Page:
The real boss over the boys in the band says Thornhill was her husband, Mooney Lynn, who Lynn nicknamed “Doo” for “dolittle.”
“Mooney was a crude businessman. It was his way or the highway. He and I got along,” recalled Thornhill, adding that his starting salary was $150 a week.
“In 1971, the band members came to me and said, ‘We need a raise.’ I went to Loretta and told her, ‘The band is pressing me for a raise. They ain’t had a raise in a couple of years.’ She said, ‘Honey, you have to talk to Doo about it.’
“She called Mooney and told him about it. We’d heard that Mooney said, ‘I’ll fire every one of those s.o.b.s.’ We were all scared we were going to be fired. Mooney called me, and said, ‘I’d like to have a meeting with you. You and the band meet me tomorrow at the swimming pool.’
“I told the band the Loretta called him, and he might fire us all. We all dreaded meeting with him. When we got there Mooney had two No. 3 wash tubs iced down with beer and cold watermelon. We ate watermelon and drank beer and swam.
“Then Mooney asked me, ‘I understand you want to ask for a raise?’ Now I was gonna ask for a $15 a week raise. I said, ‘Yes.’ The first words out of his mouth were, ‘How about $25 a week?’ ‘I said, ‘Yes.’ He said, ‘You got it.’
“Later we began touring with Conway Twitty, whose band got paid more, and word got around, so that was good,” said the reluctant negotiator.
The movie and reunion
One of the highlights of his career was portraying himself in the feature film, “Coal Miner’s Daughter”. Forty years after its release in theaters, he still receives royalties for his performance.
He and the other Coal Miners band members made the acquaintance of Sissy Spacek, who starred as Lynn, well before filming began and sort of helped her step into Lynn’s shoes.
“Sissy rode the bus for about three months with Loretta to hang out and learn her character. We would give her pointers. We would eat in truck stops and tell her, ‘That ain’t how Loretta would say it. That ain’t her voice.’ Sissy would ask, ‘Well, how would she say it?’ In three months, she was living Loretta to a T.”
The guitarist’s lengthy career with Lynn began to wane after her husband’s health became an issue in the mid-1990s. After Mooney’s death due to congestive heart failure in August 1996, the singer canceled her concerts and took off for five months. The players in her band had to find other work. Thornhill took a job as a bus driver with Gray Line Tours.
The band assumed Lynn was finished performing, but she decided to do two dates at the “Grand Ole Opry” in January 1997 so Thornhill and the other band members returned. One of those nights, Lynn discussed matters with Thornhill in her dressing room.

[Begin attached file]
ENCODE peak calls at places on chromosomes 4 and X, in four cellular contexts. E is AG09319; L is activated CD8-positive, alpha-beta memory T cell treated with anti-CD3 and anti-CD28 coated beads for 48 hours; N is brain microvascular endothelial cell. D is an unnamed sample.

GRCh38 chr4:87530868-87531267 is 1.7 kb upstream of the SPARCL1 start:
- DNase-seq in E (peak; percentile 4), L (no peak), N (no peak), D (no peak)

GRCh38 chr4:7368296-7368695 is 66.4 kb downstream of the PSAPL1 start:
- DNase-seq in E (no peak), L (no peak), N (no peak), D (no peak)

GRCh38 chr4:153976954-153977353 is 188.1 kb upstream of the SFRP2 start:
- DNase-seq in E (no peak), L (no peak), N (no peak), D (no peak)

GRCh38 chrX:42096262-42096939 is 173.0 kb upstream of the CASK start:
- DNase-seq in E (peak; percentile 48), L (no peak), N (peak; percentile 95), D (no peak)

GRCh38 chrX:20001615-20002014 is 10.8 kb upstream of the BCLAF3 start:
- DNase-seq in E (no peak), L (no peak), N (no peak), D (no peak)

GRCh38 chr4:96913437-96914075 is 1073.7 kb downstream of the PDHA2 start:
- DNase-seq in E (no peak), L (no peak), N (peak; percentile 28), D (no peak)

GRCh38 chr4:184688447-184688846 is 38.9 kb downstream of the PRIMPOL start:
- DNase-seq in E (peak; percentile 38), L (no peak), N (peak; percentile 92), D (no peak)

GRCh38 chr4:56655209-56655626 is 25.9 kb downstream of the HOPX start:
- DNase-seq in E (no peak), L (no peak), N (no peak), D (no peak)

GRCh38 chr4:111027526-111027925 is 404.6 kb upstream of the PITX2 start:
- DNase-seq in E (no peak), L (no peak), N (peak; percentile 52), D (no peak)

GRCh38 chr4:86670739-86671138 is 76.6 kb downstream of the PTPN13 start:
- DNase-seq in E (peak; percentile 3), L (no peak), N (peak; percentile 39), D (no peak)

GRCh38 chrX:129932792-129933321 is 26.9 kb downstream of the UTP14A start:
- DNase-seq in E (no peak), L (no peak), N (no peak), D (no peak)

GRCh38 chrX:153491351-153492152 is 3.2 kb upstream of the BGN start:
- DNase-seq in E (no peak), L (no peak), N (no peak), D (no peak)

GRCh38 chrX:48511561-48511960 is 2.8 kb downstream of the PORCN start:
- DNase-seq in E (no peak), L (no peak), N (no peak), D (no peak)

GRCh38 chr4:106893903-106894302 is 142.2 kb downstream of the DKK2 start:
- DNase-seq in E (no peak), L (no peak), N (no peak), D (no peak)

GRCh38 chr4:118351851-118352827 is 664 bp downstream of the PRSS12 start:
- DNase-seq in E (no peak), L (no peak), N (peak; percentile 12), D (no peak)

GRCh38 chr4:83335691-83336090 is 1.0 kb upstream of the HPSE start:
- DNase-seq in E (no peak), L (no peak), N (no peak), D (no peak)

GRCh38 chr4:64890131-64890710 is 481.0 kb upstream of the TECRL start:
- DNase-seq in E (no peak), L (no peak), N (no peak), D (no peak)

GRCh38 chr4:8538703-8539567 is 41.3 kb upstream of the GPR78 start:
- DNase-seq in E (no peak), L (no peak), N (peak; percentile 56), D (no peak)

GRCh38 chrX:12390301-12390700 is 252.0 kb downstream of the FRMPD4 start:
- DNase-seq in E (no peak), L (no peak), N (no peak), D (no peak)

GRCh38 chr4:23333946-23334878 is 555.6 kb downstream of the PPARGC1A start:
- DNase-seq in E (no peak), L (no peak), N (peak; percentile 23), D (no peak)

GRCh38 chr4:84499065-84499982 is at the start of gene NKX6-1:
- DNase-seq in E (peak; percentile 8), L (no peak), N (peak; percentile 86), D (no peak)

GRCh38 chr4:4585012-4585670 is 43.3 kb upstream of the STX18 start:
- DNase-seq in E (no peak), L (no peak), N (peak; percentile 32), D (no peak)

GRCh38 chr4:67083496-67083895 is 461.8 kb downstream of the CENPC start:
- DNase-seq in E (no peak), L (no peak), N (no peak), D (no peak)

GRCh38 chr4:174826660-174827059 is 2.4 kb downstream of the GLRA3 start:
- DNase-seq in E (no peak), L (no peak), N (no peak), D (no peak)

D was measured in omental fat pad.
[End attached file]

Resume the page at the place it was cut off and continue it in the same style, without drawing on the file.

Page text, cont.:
“She said to me, ‘I don’t know what I would do without you.’ A few weeks after that I got a termination letter saying, ‘We no longer need your services.’ All the time I was with her I never went out on her bandstand under the influence of liquor or drugs. As band leader I had to set an example for the others. I gave her 27 years of what I call pure service. I got that letter and was upset about it for years,” Thornhill said.
“She had hired a new guy, and he tells her, ‘The band is costing you so much. I can save you thousands by not paying their insurance.’ I could not afford being a musician without insurance. I didn’t quit. I was fired.”
One day in about 2002, after finishing a run for Gray Lines, he came home and found a message from Lynn on his coda phone asking him to come see her. He drove to Hurricane Mills, the two sat in her kitchen, and she told him the worst mistake in her career was letting her old band get away from her.
She told me, “I went on the ‘Grand Ole Opry’ one night with the band, and I didn’t even know their names. You reckon you can get the old band back?”
Thornhill made some phone calls and proved successful in getting all except for one member into saying they would return. Once they began discussing salaries, “The idea was dropped like a hot potato,” he said.
However, the “coal miner’s daughter” and her Coal Miners would enjoy a homecoming of sorts in April 2017.
“Loretta’s daughter, Patsy, called three years ago, and said, ‘Mama is wanting to do an old Coal Miners Band reunion show.’ We rehearsed and did the show at the Ryman,” Thornhill recalled.
Later that year, he got another call from Patsy. She told him, “Mama needs you back. We got a guitar player whose wife is deathly ill.” Thornhill agreed to do six dates on the road with Lynn.
“I went down a year ago (to Hurricane Mills), and Loretta and I sat and talked and laughed and told war stories. There were a million of ’em. I’ve been approached to write a book but can’t do that while two of us are alive,” he said with a laugh and mentioning that he and two other long-time Coal Miners, steel guitar player Bob Hempker and drummer Ken Riley plan to visit Lynn soon.
The law enforcement gig
Thornhill and his wife of 58 years, who died last February, moved to Lebanon in 2004, and he became a county deputy 14 years ago.
“I do courthouse security and work the X-ray machine and magnometer. I’ve been at the courthouse seven years and first was a reserve deputy. I work 20 hours a week,” said the lawman, who enjoys fishing for bass and crappie.
As for his first love, the guitar, he says, “I play four or five little gigs a year. I’m very particular about who I play with. I like to rehearse. Every now and then somebody calls me for a special gig. I stay on top of it. I play about every day.”
And while he’s spent countless hours picking country tunes, he’s passionate about jazz.
“Country music is so simple compared to jazz. Country music is like falling out of bed compared to jazz,” said the picker who has a home studio where he has recorded two jazz albums.
Among the hundreds of sentimental memories stashed in his memory bank and his remarkable collection of classy guitars, Thornhill has one more treasured keepsake from his journeys with Lynn.
“When we finished shooting ‘Coal Miner’s Daughter,’ the last scene was the breakdown scene filmed in Municipal Auditorium. After everybody cleared out, I checked the dressing rooms to make sure nobody left anything. I found the original script that Sissy Spacek used,” he said. “I had Loretta sign the front of it.”
Sure enough, he pulls out the bright red script. On the cover in bold black letters the woman he traveled a million miles with has inscribed: Your friend, Loretta Lynn.